The day after Christmas last year, a massive cargo ship called the Benjamin Franklin docked in the port of LA. As wide as 14 freeway lanes, longer than three football fields and 20 stories tall, the megaship was the largest ever to land in North America.
Aboard the vessel were more than 18,000 containers carrying everything from refrigerators to girls’ shoes. Workers unloaded the goods in three and a half days—a record. But the operation was preceded by a months-long logistical exercise required to have the right equipment in place for moving the merchandise to trucks and trains for distribution to stores and warehouses. The operators felt there was room for improvement.
“That experience with the megaship tested the limits, while also revealing the power of information sharing,” says Jennifer Schopfer, executive director of customer performance analytics business at GE Transportation. “They did it by manually implementing information sharing. It made us all think: How can we do this better and faster? We started looking to digitize the process.”
As a result, the port will start using GE software that makes different kinds of cargo shipment data visible in advance in 2017. The pilot project, called the Port Information Portal, will help the port coordinate resources more efficiently across the complex system that includes shippers, terminal operators, trucks, rail cars and other components. The partners will test the system for two to three months at a single terminal, with the possibility of expanding it across all 16 terminals in the future.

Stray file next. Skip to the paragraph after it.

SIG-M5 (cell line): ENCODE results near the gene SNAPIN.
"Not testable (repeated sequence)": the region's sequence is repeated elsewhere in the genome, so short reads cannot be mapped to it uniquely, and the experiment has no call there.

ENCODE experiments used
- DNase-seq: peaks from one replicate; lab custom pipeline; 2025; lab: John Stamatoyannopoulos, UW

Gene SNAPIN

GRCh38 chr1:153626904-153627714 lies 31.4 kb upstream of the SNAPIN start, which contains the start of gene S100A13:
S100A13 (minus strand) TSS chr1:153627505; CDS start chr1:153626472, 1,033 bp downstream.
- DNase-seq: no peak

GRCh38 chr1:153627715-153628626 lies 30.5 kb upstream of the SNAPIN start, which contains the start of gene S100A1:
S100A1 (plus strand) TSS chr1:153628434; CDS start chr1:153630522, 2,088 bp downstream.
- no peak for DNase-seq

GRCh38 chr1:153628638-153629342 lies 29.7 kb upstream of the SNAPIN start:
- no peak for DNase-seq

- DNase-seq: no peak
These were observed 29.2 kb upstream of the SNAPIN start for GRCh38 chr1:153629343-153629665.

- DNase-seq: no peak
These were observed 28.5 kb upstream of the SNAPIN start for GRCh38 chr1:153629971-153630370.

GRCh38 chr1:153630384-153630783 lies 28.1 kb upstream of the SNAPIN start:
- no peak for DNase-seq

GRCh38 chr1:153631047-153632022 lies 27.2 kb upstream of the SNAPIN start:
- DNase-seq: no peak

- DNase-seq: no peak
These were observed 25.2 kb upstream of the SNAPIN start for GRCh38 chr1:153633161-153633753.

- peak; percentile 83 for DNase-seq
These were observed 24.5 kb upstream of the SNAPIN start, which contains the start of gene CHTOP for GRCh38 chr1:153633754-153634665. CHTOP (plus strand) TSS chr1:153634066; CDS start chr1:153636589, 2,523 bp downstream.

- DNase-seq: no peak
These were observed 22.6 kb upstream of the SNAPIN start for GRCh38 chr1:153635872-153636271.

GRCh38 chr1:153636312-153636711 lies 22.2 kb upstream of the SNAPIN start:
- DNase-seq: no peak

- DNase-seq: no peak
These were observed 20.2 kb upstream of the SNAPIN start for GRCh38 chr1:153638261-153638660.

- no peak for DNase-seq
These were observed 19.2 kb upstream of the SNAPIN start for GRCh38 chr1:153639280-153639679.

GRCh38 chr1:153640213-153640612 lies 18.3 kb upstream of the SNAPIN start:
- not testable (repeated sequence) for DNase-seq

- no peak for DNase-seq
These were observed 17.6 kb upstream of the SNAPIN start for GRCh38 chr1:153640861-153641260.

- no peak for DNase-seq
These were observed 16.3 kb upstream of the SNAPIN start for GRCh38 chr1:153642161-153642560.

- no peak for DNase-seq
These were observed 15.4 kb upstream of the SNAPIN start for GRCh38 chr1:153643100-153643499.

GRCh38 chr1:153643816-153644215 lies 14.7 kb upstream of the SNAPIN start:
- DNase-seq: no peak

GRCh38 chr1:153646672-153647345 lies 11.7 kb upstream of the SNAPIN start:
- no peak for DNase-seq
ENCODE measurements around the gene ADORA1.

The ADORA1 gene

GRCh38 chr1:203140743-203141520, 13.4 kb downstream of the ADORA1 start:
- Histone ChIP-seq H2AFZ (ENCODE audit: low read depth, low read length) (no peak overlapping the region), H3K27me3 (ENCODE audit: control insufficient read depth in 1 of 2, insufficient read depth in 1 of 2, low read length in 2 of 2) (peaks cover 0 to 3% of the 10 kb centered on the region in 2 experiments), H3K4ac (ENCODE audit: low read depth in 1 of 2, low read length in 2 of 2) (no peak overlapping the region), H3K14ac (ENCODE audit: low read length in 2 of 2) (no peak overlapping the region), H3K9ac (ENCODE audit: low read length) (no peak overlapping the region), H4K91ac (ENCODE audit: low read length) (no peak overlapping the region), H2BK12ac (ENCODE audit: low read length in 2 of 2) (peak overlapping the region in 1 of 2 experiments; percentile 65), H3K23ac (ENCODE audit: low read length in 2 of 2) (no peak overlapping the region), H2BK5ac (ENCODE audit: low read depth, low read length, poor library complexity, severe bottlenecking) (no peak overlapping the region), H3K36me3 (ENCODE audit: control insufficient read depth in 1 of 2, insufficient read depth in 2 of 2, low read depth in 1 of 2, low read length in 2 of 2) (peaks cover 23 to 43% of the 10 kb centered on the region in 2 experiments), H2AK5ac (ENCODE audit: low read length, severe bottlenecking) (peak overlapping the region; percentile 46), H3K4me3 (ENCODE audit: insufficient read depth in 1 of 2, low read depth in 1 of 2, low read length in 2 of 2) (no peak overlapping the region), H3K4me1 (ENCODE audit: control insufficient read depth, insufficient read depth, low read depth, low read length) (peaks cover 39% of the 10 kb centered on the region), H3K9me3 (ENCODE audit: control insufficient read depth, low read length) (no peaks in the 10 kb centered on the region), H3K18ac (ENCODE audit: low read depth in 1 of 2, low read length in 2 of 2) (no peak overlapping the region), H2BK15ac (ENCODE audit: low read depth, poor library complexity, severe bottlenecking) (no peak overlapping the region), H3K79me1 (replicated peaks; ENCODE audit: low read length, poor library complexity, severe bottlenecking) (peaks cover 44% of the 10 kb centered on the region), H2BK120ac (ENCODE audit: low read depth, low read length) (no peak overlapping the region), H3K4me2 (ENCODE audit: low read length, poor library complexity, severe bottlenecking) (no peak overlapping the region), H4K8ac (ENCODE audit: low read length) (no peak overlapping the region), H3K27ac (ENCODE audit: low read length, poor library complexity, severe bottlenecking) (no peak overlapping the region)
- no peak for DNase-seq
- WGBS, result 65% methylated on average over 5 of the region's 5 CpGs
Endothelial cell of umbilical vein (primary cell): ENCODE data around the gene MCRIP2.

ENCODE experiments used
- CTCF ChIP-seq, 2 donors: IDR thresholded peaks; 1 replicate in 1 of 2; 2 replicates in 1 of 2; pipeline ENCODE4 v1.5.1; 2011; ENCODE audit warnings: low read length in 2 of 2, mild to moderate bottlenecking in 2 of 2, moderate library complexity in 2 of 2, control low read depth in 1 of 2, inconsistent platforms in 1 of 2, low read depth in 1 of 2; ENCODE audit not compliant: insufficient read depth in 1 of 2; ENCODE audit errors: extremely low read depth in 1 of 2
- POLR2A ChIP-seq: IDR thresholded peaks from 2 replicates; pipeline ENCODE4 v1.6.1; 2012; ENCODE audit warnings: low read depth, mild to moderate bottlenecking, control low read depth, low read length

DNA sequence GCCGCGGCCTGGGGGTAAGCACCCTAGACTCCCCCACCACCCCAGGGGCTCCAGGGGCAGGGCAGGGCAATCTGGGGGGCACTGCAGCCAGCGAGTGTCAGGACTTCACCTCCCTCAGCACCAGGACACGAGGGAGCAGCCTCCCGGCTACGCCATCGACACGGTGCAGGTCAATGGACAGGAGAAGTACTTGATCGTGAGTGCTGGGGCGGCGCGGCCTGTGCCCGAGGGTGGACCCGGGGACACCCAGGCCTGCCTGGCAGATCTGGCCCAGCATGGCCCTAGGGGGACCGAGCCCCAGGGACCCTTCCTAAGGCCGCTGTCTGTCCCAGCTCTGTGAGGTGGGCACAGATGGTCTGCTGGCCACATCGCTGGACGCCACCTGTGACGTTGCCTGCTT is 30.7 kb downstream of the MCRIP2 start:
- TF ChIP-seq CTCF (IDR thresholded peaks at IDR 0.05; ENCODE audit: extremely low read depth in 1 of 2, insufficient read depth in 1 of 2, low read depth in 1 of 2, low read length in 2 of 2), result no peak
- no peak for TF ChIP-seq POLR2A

Seth Bodnar, GE Transportation’s chief digital officer, says the port resembles a giant restaurant. “In the past, we didn’t know who to serve until the customer showed up — you didn’t know what was coming off the ship until a couple of days before the ship arrived,” he says.
That may seem like enough time, but such short notice can lead to bottlenecks. The new GE software system makes data available to the ports two weeks before the ship arrives, giving everyone plenty of time to synch their assets. The system will also tell workers the cargo’s final destination so that trucks and machines can be ready to move the goods in the most efficient way possible. The payoff can be huge. Bodnar says that a 1 percent improvement in efficiency at just one port can net $60 million in savings.
Port of LA Executive Director Gene Seroka says he worked for more than a year to bring together everyone to get the pilot off the ground. The team had to securely pool terabytes of data from several different databases. They brainstormed with GE on a dashboard to make sense of the data and deliver real-time, comprehensive insights to the right people at the right time. “To keep pace with the rapidly changing shipping landscape, operations at our ports must evolve,” Seroka says.
There are other benefits. Bodnar says that efficiency can also help reduce the port’s impact on the environment by reducing the number of idling trucks.
The partners say that if pilot is successful, it could scale to other ports across the country. As the world becomes more connected, ships are getting bigger and more complex: Between Asia and the U.S. West Coast the average container ship size has risen 14 percent in the past two years, and seaports account for roughly 90 percent of trade worldwide.
Says Schopfer: “This is the first solution of its kind. With successful completion of this pilot the possibilities are huge.”